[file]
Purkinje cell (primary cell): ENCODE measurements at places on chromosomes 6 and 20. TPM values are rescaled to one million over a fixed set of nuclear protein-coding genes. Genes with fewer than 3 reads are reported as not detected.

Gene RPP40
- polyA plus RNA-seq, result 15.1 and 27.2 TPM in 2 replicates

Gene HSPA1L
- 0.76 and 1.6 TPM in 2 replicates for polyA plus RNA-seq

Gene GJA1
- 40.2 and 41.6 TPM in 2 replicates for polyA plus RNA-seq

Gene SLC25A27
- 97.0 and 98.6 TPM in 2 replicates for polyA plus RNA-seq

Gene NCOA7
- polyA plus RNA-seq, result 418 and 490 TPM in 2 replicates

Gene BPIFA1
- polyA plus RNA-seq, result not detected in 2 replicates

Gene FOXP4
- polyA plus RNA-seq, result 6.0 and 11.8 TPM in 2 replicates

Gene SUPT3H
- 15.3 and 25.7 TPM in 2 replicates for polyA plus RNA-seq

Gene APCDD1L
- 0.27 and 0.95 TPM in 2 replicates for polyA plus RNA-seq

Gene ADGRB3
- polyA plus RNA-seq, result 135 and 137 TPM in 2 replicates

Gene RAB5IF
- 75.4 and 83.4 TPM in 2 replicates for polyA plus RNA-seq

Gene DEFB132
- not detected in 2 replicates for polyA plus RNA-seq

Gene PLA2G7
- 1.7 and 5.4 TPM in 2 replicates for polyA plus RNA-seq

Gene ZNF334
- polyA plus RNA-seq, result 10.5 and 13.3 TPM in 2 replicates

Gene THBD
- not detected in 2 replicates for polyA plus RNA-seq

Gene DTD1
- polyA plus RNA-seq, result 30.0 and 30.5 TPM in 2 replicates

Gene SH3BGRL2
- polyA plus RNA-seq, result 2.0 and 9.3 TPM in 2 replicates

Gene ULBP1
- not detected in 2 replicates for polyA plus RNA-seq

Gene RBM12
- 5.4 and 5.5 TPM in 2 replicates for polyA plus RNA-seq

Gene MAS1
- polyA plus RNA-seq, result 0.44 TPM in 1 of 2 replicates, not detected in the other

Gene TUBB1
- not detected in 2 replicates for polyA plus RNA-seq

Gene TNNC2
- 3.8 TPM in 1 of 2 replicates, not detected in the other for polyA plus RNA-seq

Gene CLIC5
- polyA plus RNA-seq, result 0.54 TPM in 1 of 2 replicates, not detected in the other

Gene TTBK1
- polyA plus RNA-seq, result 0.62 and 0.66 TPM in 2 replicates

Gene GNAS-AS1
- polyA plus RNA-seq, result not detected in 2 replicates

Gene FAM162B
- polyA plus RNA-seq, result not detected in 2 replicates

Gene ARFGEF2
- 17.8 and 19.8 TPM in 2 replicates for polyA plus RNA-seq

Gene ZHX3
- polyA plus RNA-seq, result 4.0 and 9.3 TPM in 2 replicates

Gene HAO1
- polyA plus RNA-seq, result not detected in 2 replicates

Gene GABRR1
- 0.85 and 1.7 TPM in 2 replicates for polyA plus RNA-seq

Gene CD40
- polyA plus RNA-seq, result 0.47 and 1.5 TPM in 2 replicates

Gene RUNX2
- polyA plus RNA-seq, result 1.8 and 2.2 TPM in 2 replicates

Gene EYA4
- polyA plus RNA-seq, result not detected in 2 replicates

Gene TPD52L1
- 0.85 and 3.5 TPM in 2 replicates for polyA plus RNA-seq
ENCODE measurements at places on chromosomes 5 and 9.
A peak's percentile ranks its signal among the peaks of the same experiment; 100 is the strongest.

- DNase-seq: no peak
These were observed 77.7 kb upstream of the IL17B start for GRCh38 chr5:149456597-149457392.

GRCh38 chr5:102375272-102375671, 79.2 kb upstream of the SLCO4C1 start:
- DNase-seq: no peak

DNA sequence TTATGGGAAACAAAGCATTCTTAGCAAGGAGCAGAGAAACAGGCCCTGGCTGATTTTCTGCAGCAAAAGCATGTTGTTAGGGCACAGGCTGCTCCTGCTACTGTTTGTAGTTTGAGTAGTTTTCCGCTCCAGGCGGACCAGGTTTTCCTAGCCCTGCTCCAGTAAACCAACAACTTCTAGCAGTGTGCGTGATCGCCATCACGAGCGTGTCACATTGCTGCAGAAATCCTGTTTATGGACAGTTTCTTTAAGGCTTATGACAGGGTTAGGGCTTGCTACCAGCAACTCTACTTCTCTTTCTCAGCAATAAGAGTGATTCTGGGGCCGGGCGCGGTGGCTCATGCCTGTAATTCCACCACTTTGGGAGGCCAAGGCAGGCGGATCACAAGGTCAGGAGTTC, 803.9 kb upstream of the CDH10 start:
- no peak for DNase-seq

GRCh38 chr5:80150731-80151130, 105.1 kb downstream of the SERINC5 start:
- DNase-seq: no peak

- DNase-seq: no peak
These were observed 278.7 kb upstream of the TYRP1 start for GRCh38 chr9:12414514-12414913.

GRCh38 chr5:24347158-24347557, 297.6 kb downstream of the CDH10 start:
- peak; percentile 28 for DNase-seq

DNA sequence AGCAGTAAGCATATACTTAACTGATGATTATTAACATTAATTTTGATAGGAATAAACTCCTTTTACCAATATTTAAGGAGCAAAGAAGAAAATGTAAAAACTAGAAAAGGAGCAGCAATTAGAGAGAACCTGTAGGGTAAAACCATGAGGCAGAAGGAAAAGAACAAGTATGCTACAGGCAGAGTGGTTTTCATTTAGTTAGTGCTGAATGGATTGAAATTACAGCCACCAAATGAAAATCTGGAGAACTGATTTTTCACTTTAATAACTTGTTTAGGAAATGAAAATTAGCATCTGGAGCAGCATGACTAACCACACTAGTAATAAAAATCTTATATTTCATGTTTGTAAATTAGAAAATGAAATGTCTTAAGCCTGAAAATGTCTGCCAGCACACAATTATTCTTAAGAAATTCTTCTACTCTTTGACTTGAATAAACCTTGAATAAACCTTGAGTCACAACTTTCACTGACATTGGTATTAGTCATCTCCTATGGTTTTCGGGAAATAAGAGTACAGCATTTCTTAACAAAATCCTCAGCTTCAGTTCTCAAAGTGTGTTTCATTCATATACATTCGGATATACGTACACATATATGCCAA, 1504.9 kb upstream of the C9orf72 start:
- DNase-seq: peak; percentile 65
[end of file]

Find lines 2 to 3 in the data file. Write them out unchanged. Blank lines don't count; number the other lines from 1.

Gene RPP40
- polyA plus RNA-seq, result 15.1 and 27.2 TPM in 2 replicates